The last major "tell" on this recovery’s substandard nature emerges from the relative growth of part-time employment. Here, the figures cannot be described as unprecedented, but they are nonetheless striking. Table 2 tells the story. It tracks temporary employment as a percentage of total employment in past economic cycles as well as in this one. There clearly is a lot of variation, but still a clear pattern. Part-time work rises as a percentage of all work in economic hard times and falls as the recovery gains momentum. This measure became particularly high in this recent recession, hitting 6.9% of all employment. But that was not a record. The all-time high of 7.6% was set during the 1982 recession. Matters have improved in this recovery, as they did in every other recovery, but they remain high. In the most recent accounting for June, the percentage of jobs that are part time stood at 5.4%, just equal to the record set during the recovery in the mid-1980s.  

 

Table 2. Part-Time Workers as a Percent of All Workers

Source: National Bureau of Economic Research and the Department of Labor.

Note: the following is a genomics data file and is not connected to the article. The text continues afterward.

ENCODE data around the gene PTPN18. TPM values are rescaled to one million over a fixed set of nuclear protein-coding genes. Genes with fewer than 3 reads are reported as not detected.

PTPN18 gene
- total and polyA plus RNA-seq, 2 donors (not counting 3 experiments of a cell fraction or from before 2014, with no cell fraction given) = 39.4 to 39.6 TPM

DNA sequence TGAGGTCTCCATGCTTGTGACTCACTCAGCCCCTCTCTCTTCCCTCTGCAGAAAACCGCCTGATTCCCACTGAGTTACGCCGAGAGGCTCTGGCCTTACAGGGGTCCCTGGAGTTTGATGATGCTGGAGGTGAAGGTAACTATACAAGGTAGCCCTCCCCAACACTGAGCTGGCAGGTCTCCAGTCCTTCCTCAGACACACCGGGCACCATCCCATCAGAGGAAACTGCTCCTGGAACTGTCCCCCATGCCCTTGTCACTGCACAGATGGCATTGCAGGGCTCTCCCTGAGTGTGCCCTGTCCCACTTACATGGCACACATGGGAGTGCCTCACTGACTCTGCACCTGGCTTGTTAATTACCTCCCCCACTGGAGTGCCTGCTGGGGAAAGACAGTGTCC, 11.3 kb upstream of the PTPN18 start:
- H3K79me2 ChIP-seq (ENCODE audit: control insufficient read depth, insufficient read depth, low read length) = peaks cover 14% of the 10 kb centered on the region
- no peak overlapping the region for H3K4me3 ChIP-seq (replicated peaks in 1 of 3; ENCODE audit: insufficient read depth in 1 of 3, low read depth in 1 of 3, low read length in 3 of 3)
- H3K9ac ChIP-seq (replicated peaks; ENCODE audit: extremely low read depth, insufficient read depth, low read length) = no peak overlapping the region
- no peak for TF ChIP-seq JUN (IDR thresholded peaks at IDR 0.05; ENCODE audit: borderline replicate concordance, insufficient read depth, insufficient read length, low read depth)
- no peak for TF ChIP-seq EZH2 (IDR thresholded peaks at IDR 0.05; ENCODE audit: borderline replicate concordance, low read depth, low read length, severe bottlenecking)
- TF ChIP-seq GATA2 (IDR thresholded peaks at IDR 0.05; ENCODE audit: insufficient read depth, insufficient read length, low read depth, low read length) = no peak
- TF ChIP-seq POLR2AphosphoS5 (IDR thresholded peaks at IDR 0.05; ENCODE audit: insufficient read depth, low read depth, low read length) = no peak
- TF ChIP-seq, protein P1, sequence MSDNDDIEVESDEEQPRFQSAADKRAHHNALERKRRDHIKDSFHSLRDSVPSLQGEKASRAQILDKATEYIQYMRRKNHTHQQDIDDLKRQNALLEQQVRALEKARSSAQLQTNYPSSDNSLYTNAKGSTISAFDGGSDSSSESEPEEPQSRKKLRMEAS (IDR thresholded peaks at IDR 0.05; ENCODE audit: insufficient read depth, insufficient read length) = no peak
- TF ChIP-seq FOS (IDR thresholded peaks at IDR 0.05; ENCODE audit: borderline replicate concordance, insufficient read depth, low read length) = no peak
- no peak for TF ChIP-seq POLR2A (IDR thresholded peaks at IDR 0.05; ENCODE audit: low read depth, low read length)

*Or at the next cyclical peak if it occurred sooner.
+Because the 1980 recession bled into the recession of 1981–82 recovery, this accounting ignores the 1980 trough and makes its calculations based on the 1982 trough.

 

Prospects now, after so much disappointment, seem to offer little better than this substandard past. The influences that have kept this recovery slow remain largely in place. The detailed review in the July 7th Economic Insights, “Can the U.S. Economy Regain Its Old Glory?” revealed two basic considerations. One is the lasting effects of the Great Recession, which generally has dampened appetites for risk among business managers, bringing great caution in its train, especially regarding full-time staffing decisions. The other is the continued weight of the complex legislation that came out of Washington in 2010, most notably the Affordable Care Act and the Dodd-Frank financial reform law. Aside from whether these are good policies or bad, they introduced great uncertainty into business planning by obscuring future staffing and credit costs—a state that could not help but also subdue business’s willingness to hire, expand, or take risk generally. Since so much remains to be clarified about the legislation, it would seem that its ill effects on hiring will likely linger for some time yet to come. Time will heal the scarring from the Great Recession, but that, too, seems likely to occur only very gradually.  Perhaps the return of payroll growth to trend betokens relief on this front, but it is too soon to declare an end to the disappointing patterns exhibited so far in this recovery.